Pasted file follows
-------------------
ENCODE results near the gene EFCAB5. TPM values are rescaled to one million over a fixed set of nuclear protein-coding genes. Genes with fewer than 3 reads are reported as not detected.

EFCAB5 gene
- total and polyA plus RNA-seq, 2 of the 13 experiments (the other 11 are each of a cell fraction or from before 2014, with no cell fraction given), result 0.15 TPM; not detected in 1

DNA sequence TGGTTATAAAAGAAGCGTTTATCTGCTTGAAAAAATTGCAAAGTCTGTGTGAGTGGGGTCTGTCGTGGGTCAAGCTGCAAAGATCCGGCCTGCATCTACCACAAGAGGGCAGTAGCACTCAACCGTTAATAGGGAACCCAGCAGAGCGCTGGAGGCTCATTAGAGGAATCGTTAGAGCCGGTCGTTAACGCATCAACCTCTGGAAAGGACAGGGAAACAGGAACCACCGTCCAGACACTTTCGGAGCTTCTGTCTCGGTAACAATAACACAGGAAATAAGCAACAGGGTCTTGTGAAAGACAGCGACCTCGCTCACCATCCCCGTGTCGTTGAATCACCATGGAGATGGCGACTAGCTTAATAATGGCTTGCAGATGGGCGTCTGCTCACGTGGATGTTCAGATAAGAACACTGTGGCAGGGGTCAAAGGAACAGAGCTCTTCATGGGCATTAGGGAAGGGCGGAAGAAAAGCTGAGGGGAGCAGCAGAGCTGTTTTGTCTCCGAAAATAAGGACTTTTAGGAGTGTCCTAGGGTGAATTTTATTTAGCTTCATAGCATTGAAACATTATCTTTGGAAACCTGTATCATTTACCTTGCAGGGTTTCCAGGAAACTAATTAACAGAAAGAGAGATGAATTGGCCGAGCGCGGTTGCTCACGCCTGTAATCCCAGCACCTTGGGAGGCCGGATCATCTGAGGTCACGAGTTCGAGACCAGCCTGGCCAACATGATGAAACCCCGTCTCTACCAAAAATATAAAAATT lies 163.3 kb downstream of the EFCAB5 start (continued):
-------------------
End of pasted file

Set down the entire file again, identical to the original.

ENCODE results near the gene EFCAB5. TPM values are rescaled to one million over a fixed set of nuclear protein-coding genes. Genes with fewer than 3 reads are reported as not detected.

EFCAB5 gene
- total and polyA plus RNA-seq, 2 of the 13 experiments (the other 11 are each of a cell fraction or from before 2014, with no cell fraction given), result 0.15 TPM; not detected in 1

DNA sequence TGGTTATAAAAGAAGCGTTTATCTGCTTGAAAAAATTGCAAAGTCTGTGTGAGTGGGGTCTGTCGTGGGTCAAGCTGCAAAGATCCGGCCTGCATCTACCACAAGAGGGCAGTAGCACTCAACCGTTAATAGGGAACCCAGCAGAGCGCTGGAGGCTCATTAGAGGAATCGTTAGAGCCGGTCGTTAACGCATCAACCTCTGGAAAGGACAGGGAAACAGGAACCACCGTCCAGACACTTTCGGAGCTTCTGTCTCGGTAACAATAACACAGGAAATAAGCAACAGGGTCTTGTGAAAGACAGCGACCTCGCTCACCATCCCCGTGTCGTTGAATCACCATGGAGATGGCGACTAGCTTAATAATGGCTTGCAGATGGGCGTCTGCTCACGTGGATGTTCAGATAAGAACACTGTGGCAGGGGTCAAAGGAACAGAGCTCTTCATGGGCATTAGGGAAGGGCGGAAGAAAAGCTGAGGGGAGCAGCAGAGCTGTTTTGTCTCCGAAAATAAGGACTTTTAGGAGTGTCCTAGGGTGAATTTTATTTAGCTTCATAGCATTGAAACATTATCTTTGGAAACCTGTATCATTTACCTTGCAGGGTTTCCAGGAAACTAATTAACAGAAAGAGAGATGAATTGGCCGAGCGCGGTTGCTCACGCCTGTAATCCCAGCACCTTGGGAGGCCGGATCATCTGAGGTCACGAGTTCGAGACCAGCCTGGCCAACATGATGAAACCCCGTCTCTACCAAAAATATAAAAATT lies 163.3 kb downstream of the EFCAB5 start (continued):